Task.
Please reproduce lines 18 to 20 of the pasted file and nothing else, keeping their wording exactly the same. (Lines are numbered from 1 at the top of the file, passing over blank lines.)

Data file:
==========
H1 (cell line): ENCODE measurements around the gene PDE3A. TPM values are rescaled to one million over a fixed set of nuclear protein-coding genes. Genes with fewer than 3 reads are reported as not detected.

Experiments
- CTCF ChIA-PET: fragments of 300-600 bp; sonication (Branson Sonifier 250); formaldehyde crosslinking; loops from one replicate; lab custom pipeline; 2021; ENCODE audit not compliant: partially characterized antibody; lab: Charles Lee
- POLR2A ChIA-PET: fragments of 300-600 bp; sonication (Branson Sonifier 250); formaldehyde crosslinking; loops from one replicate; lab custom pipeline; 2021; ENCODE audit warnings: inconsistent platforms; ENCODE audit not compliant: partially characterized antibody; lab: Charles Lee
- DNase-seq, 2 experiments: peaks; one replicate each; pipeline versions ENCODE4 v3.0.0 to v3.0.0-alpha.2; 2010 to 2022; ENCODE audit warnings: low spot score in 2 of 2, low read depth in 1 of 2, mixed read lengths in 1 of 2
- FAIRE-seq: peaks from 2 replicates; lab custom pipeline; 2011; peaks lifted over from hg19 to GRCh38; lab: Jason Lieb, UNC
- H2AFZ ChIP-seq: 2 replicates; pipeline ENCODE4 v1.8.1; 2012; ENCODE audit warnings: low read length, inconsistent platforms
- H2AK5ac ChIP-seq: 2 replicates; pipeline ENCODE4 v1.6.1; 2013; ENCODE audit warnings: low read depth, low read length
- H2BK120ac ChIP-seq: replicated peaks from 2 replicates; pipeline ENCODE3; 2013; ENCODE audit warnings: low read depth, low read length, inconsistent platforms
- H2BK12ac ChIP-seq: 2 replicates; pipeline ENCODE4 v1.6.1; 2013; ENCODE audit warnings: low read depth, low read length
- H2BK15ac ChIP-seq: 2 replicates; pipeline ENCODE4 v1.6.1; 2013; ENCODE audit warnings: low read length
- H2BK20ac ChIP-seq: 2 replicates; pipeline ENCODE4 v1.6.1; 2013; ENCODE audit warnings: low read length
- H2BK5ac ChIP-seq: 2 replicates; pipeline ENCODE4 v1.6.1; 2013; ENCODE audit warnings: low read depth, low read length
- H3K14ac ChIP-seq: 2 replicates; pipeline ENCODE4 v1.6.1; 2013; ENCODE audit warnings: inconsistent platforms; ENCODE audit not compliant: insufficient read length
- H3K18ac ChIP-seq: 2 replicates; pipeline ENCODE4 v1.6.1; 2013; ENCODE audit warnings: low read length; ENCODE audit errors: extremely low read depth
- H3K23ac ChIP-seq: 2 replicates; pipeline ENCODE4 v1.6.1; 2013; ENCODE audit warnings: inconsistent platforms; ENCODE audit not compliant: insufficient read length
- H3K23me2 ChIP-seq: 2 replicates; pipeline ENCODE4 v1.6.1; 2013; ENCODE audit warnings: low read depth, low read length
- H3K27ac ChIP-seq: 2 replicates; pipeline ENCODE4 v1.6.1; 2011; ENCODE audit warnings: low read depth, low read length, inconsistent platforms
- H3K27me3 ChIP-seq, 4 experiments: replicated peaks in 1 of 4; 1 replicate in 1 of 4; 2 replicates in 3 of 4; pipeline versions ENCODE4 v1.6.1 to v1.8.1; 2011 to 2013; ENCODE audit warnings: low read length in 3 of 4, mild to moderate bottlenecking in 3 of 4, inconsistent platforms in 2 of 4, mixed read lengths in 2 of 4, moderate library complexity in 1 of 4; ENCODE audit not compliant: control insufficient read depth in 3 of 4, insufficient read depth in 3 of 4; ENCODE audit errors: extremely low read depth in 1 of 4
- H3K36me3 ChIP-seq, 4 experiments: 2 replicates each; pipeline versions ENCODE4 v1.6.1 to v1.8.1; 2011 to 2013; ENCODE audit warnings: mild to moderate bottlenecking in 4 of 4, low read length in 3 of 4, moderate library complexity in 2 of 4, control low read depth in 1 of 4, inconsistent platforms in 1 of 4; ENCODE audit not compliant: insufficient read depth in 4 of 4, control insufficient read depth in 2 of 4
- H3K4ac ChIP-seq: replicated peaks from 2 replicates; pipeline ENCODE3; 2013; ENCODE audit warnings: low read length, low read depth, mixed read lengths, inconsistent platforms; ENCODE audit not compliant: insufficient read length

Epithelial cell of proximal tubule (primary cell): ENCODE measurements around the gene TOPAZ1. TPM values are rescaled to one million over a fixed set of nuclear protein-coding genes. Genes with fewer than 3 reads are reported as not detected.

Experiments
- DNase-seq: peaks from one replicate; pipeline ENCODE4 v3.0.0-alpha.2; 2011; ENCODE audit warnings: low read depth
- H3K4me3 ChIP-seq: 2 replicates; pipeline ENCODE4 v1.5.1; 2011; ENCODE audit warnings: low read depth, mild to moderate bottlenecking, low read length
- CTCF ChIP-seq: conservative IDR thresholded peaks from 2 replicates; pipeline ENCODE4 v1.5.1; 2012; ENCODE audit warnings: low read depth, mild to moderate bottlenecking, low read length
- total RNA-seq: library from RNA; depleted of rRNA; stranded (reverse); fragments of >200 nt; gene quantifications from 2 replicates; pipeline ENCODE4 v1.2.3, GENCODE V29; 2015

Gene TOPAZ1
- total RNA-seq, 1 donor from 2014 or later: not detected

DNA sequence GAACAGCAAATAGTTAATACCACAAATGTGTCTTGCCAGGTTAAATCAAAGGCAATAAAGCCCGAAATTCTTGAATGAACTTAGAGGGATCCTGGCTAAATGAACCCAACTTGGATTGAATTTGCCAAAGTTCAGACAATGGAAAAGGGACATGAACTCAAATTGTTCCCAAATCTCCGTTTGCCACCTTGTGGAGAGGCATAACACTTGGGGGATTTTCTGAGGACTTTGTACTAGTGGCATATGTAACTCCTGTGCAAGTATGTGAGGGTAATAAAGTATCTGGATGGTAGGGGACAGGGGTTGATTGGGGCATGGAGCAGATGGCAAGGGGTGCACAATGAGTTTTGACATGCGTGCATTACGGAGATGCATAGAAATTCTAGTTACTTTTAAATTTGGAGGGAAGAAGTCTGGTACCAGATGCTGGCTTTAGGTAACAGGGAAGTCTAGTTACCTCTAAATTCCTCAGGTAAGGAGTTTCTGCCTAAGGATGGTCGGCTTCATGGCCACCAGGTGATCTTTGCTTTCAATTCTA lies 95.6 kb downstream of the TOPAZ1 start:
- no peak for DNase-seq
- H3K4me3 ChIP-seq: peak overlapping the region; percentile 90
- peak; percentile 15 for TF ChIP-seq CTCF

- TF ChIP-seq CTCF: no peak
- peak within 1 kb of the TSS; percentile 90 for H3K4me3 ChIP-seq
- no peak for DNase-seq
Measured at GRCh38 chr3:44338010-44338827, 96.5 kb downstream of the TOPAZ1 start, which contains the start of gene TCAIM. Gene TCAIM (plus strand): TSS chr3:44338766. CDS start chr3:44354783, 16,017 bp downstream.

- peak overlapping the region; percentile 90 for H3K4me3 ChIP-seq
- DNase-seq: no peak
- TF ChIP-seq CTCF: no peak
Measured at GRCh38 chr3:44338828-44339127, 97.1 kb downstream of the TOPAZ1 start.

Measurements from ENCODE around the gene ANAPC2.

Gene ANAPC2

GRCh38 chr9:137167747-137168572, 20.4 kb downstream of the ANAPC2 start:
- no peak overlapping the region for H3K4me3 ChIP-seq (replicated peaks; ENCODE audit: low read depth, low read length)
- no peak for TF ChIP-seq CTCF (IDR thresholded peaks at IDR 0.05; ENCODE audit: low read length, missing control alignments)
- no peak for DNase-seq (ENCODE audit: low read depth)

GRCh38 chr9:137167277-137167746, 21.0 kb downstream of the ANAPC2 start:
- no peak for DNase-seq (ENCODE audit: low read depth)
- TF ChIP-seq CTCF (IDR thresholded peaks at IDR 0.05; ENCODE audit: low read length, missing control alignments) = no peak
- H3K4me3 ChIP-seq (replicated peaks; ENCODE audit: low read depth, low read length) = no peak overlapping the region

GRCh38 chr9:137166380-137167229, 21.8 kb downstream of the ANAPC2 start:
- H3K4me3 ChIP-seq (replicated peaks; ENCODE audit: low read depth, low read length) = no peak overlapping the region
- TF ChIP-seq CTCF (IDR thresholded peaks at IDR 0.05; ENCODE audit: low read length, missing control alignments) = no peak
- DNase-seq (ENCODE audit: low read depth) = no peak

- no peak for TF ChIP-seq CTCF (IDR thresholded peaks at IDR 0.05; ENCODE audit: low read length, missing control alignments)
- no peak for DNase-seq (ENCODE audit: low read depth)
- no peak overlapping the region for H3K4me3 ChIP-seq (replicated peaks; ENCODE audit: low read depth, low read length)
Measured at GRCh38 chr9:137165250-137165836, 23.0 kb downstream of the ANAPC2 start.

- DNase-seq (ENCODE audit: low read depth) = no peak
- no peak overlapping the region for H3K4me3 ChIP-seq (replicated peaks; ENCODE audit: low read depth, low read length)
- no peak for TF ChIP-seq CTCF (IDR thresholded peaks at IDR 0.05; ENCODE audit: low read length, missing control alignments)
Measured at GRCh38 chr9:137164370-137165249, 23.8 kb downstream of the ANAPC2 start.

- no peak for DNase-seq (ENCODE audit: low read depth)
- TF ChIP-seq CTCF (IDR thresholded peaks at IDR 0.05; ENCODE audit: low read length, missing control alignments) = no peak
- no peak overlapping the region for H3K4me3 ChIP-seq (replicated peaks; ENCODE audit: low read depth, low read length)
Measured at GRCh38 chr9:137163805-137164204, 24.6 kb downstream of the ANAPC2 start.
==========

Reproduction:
- H3K27ac ChIP-seq: 2 replicates; pipeline ENCODE4 v1.6.1; 2011; ENCODE audit warnings: low read depth, low read length, inconsistent platforms
- H3K27me3 ChIP-seq, 4 experiments: replicated peaks in 1 of 4; 1 replicate in 1 of 4; 2 replicates in 3 of 4; pipeline versions ENCODE4 v1.6.1 to v1.8.1; 2011 to 2013; ENCODE audit warnings: low read length in 3 of 4, mild to moderate bottlenecking in 3 of 4, inconsistent platforms in 2 of 4, mixed read lengths in 2 of 4, moderate library complexity in 1 of 4; ENCODE audit not compliant: control insufficient read depth in 3 of 4, insufficient read depth in 3 of 4; ENCODE audit errors: extremely low read depth in 1 of 4
- H3K36me3 ChIP-seq, 4 experiments: 2 replicates each; pipeline versions ENCODE4 v1.6.1 to v1.8.1; 2011 to 2013; ENCODE audit warnings: mild to moderate bottlenecking in 4 of 4, low read length in 3 of 4, moderate library complexity in 2 of 4, control low read depth in 1 of 4, inconsistent platforms in 1 of 4; ENCODE audit not compliant: insufficient read depth in 4 of 4, control insufficient read depth in 2 of 4